There won’t be any T-shirt slogans printed from Nate Oats’ first day at Alabama.

The new men’s basketball coach arrived in Tuscaloosa with a three-part plan to build a culture, but it’s not meant for bumper stickers or social media hashtags.

“We established a culture playbook a couple years ago,” Oats, the former Buffalo coach, said at his introductory press conference Thursday. “We talk about max effort, that’s everything. Every workout, every weight room session, every practice, our guys are going to give max effort. We’re going to demand it out of them.

“Continuous growth is one. We’re going to get better every day. We want to be better today than yesterday. We’re going to get guys that want to get in the gym that want to work on their own. If the NCAA only allows us so many hours with the guys, if that’s all the hours they put in, we’re never going to get where we need to get. We’re going to get a culture that they’re in to get better every day. That goes for academics-wise. We’re going to get better.

“We’re going to give max effort, continuous growth, then we talk about selfless love. We’re going to teach our guys, young men, how to love each other, love this community, treat each other well.”

Oats has signed a memorandum of understanding for a five-year contract at Alabama, though terms were not available. It is still subject to approval from the university’s Board of Trustees.

Regardless, it’s an elephant-sized step forward for Oats, who first became a college head coach in 2015 and was coaching in high school as recently as 2013. Oats got a recommendation from Michigan State head coach Tom Izzo while athletics director Greg Byrne was researching candidates. Oats had spent time watching practices at Michigan State while he was head coach at Romulus High School from 2002-13.

“We talked about different names, but as soon as Nate Oats’ name came up he was, ‘Hey that guy’s a grinder,’” Byrne said.

Oats was also a math teacher during his time coaching the high school ranks. He had signed a contract extension in Buffalo less than two weeks ago, but chose to leave for Alabama instead.

The decision came quickly. Oats had a missed call from Byrne on Monday when Buffalo returned from the NCAA Tournament. He was announced as head coach Wednesday afternoon and arrived in Tuscaloosa for the first time later that day.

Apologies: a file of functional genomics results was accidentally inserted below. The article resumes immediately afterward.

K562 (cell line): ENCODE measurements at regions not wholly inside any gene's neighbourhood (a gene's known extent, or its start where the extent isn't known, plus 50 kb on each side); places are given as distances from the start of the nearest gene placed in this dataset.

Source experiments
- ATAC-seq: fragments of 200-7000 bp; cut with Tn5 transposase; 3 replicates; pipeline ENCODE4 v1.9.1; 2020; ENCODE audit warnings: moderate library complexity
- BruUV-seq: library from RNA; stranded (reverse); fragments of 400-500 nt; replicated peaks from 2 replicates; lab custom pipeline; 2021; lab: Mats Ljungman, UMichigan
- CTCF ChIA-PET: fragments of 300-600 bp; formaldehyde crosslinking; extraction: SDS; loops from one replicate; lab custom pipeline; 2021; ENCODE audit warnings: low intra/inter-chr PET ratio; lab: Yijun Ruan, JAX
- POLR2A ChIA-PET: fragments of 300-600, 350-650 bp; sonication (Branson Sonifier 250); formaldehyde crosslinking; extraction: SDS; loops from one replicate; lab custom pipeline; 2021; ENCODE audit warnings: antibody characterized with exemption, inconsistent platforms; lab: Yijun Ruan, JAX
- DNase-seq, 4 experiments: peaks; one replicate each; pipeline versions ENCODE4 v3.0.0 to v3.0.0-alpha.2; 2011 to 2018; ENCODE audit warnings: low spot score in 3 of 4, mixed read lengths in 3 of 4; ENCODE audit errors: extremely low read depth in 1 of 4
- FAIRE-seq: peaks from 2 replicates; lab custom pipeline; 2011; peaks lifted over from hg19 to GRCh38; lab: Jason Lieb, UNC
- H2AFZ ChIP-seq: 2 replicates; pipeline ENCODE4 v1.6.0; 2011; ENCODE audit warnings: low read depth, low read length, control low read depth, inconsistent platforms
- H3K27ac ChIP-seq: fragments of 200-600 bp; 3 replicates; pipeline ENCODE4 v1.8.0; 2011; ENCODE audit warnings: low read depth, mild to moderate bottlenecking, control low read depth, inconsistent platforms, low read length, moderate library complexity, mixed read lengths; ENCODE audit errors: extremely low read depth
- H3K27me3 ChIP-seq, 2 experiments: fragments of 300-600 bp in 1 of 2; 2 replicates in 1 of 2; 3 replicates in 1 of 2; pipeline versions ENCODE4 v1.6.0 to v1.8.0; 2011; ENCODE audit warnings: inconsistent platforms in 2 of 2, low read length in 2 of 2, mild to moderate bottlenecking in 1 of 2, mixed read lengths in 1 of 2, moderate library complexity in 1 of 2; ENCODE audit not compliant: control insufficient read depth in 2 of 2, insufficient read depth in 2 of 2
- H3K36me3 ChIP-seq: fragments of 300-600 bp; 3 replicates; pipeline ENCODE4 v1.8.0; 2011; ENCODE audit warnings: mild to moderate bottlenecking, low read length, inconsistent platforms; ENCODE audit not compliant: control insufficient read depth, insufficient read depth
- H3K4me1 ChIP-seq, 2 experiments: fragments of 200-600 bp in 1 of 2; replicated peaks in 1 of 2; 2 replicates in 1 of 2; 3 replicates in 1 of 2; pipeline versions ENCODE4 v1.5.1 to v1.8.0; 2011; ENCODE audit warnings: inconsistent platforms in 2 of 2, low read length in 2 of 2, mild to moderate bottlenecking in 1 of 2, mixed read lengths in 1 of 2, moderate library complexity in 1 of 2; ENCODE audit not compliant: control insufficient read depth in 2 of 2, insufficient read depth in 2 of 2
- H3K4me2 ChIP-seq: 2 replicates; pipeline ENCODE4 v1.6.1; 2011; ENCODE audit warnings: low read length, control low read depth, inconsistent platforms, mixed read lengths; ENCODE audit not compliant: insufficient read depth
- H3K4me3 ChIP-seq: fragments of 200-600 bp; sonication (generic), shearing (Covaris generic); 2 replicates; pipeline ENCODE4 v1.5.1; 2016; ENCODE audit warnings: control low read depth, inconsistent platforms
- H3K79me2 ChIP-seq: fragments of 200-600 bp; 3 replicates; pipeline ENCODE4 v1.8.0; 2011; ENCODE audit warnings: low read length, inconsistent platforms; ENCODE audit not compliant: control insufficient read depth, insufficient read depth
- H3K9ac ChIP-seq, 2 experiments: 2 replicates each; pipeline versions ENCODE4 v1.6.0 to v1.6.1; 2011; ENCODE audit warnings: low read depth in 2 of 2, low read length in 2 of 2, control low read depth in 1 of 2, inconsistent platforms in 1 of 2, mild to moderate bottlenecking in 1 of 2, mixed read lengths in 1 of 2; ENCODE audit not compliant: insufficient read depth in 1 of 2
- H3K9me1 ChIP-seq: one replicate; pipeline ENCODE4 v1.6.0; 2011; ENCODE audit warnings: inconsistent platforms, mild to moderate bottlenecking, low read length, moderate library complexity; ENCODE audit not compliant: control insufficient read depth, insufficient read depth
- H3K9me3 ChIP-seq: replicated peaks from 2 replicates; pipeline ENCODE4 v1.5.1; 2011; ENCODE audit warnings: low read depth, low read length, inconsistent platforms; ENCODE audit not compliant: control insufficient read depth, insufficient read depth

“There were a lot of jobs open that were high-level basketball jobs that contacted me maybe,” Oats said. “We weren’t sure we wanted to raise our family in those cities, but everything kind of came together on this one.”

Byrne also reached out to several former players for Oats who recommended him highly.

“As important as his success has been on the court, we’ve heard from so many about what a great person he is,” University of Alabama president Dr. Stuart Bell said. “Not only is he an outstanding coach, but he is someone with high integrity, visionary leadership, in short, all the qualities that we’re looking for at the University of Alabama.”

Oats said he plans to bring assistant coach Bryan Hodgson with him from Buffalo unless he becomes the Bulls’ next head coach. Byrne said Oats also has made moves to fill at least one off-court position. Oats met with Alabama’s three current assistants earlier Thursday and said “in all likelihood, we’re going to keep some.”

That could be important as he begins to build a recruiting base in the area.

“I believe in allowing the head coach to have autonomy to hire who they hire within our budget, within the NCAA recruiting rules and everything else,” Byrne said. But I know that’s something he’s paying attention to as he puts a staff together. I think having somebody on your staff that knows what sweet tea and grits are is important when you’re at Alabama.”

He’ll have other challenges facing him immediately as well. Four Alabama players with eligibility remaining are exploring their transfer options, including point guard Kira Lewis Jr. Oats met with Lewis on Thursday morning.

“I’m going to do everything I can to make sure he’s playing in an Alabama uniform next year,” he said.

Others may be moving on.

“Maybe some of the guys in the transfer portal don’t need to be here,” Oats said. “You’ve got to get the culture built right. We’ve got to have those meetings and see.”

Buffalo reached the NCAA tournament in three of his four years as head coach. He won the conference in both the regular season and conference tournament in both of the last two years. The Bulls spent most of this season ranked in the top 25.

“They’ve never been to a Final Four here, but we can get to a Final Four,” Oats said. “We can get the talent level that you need. The SEC’s one of the best leagues in the country every year, and the tradition here — they may have never been to the Final Four, but they’re second in wins in the SEC and second in winning percentage. There’s some high-level basketball that’s been played here in the past, and I think we can do it.”

Reach Ben Jones at ben@tidesports.com or 205-722-0196.

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